Vehicular privacy is one of those things we never thought we'd have to gripe about but, as automotive connectivity becomes the norm, it's become one of the most nagging issues in the industry.

Taking a cue from tech giants like Google, Facebook, and pretty much every other website you've ever connected to, automakers have begun leveraging customer data on a massive scale. Always-on internet connections exacerbated this problem (feature?), but it's extremely difficult to tell exactly what kind of information is being shot up into the cloud before ending up at a manufacturer's data center.

While we've seen cars hacked for the purpose of assessing how they'd stand up to malicious entities bent on wreaking havoc, few have attempted to decode the surplus of information emitted by your vehicle. We know this because people would probably be pretty upset to learn of the pathetic level of anonymity currently afforded to them. Despite spending tens of thousands of dollars on a new vehicle, privacy is rarely considered standard equipment. 

Borrowing some techniques from crime scene investigators, The Washington Post recently attempted to figure out what kind of information automakers are most interested in. It contacted Jim Mason, an ARCCA engineer that helps reconstruct vehicle accidents, and chose a 2017 Chevrolet Volt.

General Motors has a substantial lead in data acquisition, and it's been pretty open about its interest in vehicular connectivity. (We've covered the evolution of OnStar, the rise of Marketplace, and GM's research into customer behavior before.) And that background is why The Post went with a Chevy for its tests.

Mason gave the outlet a rundown on how modern vehicles utilize multiple computers and often have an array of sensors (thanks to advanced driving aids) that can store information on internal hard drives in order to be transmitted back to base when convenient. Getting that data as the manufacturer is easy. However, doing so at home requires loads of expertise, time, special equipment, and enough sweat to disassemble part of the car.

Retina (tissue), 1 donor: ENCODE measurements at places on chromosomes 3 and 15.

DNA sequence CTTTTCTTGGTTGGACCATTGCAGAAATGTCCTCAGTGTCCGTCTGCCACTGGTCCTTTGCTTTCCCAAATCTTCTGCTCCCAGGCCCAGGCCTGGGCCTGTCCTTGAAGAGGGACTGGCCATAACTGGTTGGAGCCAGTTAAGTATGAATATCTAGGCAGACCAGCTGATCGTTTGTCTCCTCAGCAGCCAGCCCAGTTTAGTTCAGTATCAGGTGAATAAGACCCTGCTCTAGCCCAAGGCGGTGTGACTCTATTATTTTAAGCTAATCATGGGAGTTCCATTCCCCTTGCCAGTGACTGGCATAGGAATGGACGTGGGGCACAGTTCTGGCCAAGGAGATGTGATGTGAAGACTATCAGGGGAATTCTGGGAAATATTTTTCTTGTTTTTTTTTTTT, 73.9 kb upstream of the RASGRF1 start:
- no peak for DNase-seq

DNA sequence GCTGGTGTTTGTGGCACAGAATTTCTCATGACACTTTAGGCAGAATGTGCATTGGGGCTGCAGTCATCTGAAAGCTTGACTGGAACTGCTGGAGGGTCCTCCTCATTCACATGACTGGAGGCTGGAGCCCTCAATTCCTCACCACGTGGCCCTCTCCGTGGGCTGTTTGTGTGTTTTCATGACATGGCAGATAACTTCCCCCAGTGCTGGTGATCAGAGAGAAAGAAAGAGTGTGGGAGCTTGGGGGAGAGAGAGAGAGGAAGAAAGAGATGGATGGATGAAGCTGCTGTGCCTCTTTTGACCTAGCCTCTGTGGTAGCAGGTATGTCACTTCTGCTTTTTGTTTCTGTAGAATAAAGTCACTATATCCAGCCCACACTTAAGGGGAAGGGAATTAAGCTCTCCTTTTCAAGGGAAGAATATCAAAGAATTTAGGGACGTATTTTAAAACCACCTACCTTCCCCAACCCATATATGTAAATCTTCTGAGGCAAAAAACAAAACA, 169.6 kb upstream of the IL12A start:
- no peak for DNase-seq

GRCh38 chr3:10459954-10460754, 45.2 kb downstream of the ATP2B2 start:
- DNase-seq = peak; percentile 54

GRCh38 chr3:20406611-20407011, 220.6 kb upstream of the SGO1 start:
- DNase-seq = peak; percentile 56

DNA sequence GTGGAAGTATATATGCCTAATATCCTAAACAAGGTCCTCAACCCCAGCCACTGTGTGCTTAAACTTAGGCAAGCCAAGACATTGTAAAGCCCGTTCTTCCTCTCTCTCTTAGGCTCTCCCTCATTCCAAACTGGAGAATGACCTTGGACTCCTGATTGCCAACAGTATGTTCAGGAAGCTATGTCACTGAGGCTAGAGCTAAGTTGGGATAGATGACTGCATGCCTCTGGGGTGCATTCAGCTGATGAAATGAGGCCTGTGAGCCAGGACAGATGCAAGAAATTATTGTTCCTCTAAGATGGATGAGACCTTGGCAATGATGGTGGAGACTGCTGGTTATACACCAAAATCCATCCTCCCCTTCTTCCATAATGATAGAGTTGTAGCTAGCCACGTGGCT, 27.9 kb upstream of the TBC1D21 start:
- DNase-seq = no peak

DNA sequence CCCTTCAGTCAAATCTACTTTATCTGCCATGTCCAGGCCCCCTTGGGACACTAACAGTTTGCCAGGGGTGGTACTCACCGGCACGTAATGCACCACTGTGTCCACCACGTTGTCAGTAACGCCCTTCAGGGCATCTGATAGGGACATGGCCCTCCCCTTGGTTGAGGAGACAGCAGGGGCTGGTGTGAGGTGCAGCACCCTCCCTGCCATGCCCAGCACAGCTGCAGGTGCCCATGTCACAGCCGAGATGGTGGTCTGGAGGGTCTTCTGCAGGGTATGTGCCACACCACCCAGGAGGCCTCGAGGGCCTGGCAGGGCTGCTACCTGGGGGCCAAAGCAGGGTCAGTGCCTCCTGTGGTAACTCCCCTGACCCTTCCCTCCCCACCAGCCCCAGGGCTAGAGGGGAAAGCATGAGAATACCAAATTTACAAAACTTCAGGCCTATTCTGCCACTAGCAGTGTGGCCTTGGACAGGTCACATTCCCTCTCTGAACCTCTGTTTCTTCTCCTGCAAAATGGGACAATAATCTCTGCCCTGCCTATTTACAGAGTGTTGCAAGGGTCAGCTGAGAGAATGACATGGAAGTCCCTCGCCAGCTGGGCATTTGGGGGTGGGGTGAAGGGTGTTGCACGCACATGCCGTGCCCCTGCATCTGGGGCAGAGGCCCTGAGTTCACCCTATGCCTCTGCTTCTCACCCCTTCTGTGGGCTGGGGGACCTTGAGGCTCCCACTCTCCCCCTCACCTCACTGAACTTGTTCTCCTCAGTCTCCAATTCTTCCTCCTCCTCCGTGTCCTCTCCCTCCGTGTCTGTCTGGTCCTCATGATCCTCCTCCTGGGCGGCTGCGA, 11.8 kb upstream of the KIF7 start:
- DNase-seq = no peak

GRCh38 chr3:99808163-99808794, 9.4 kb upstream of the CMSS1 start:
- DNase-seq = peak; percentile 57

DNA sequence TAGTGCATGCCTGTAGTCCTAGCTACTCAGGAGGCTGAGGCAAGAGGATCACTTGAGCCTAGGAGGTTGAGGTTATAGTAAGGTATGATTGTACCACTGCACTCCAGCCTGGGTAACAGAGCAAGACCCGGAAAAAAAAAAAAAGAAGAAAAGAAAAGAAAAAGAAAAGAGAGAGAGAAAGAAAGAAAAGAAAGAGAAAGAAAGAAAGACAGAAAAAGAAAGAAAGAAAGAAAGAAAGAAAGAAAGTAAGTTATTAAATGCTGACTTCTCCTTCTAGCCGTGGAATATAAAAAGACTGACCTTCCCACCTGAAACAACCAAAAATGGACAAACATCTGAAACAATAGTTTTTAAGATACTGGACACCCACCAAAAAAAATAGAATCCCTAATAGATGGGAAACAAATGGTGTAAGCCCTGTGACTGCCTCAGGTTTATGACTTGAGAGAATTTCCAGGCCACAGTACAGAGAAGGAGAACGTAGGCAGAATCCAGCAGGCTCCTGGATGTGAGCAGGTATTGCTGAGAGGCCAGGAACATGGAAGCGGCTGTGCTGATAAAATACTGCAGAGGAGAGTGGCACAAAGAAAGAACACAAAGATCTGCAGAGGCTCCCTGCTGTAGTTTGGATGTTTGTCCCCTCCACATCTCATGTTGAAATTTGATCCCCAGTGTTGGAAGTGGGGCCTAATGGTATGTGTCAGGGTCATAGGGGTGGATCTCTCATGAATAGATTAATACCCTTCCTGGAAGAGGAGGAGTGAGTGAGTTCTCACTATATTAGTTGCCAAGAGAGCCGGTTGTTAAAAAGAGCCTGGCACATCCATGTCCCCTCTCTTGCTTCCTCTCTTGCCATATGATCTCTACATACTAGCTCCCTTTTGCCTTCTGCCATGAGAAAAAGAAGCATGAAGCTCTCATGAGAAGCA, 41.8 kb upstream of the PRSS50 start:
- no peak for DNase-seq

From The Washington Post:
It was worth the trouble when Mason showed me my data. There on a map was the precise location where I'd driven to take apart the Chevy. There were my other destinations, like the hardware store I'd stopped at to buy some tape.

Among the trove of data points were unique identifiers for my and [the Volt's owner] Doug's phones, and a detailed log of phone calls from the previous week. There was a long list of contacts, right down to people's address, emails and even photos.

For a broader view, Mason also extracted the data from a Chevrolet infotainment computer that I bought used on eBay for $375. It contained enough data to reconstruct the Upstate New York travels and relationships of a total stranger. We know he or she frequently called someone listed as "Sweetie," whose photo we also have. We could see the exact Gulf station where they bought gas, the restaurant where they ate (called Taste China) and the unique identifiers for their Samsung Galaxy Note phones.
Mason said he's also hacked into Fords that recorded positional data every few minutes, regardless of whether you're using the navigation system, and German models with 300 gigabyte hard drives exclusively used for data storage. He also referenced Tesla Model 3s that collected video clips from the cameras used for Autopilot. Creepily, Mason added that, in most instances, he's really only able to get a fraction of the data these cars collect.